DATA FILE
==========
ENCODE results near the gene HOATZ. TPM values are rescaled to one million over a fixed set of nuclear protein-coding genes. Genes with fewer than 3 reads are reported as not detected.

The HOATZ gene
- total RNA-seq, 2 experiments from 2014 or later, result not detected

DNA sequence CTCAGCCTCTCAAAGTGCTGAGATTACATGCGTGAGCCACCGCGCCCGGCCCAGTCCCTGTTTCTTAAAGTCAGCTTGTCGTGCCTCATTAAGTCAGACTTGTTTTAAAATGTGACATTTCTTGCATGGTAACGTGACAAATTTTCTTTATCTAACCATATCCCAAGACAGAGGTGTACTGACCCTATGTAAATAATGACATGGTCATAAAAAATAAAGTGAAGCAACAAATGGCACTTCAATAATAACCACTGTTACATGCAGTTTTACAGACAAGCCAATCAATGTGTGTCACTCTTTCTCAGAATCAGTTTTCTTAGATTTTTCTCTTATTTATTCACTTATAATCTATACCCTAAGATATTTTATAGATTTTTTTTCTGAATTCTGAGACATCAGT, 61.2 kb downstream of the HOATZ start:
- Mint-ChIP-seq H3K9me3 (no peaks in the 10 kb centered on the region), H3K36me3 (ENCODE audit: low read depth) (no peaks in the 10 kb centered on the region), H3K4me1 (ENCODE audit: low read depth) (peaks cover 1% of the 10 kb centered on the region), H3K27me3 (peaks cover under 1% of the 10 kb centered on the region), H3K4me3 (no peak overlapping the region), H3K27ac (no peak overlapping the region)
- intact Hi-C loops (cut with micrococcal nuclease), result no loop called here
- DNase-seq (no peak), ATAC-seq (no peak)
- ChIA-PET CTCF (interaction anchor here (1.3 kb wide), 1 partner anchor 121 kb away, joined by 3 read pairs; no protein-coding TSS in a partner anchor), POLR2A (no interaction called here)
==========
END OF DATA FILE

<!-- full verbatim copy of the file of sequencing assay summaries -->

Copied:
ENCODE results near the gene HOATZ. TPM values are rescaled to one million over a fixed set of nuclear protein-coding genes. Genes with fewer than 3 reads are reported as not detected.

The HOATZ gene
- total RNA-seq, 2 experiments from 2014 or later, result not detected

DNA sequence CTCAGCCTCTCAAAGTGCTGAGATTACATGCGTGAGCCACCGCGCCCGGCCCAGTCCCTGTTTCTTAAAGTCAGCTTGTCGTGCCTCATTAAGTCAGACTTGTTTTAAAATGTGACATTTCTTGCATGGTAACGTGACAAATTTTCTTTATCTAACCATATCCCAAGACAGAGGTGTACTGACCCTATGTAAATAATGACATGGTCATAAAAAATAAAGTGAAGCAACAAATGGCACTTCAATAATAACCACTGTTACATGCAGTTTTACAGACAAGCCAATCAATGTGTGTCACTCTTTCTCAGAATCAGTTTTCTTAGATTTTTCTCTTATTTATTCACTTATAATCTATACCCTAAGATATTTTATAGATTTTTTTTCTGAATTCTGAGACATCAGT, 61.2 kb downstream of the HOATZ start:
- Mint-ChIP-seq H3K9me3 (no peaks in the 10 kb centered on the region), H3K36me3 (ENCODE audit: low read depth) (no peaks in the 10 kb centered on the region), H3K4me1 (ENCODE audit: low read depth) (peaks cover 1% of the 10 kb centered on the region), H3K27me3 (peaks cover under 1% of the 10 kb centered on the region), H3K4me3 (no peak overlapping the region), H3K27ac (no peak overlapping the region)
- intact Hi-C loops (cut with micrococcal nuclease), result no loop called here
- DNase-seq (no peak), ATAC-seq (no peak)
- ChIA-PET CTCF (interaction anchor here (1.3 kb wide), 1 partner anchor 121 kb away, joined by 3 read pairs; no protein-coding TSS in a partner anchor), POLR2A (no interaction called here)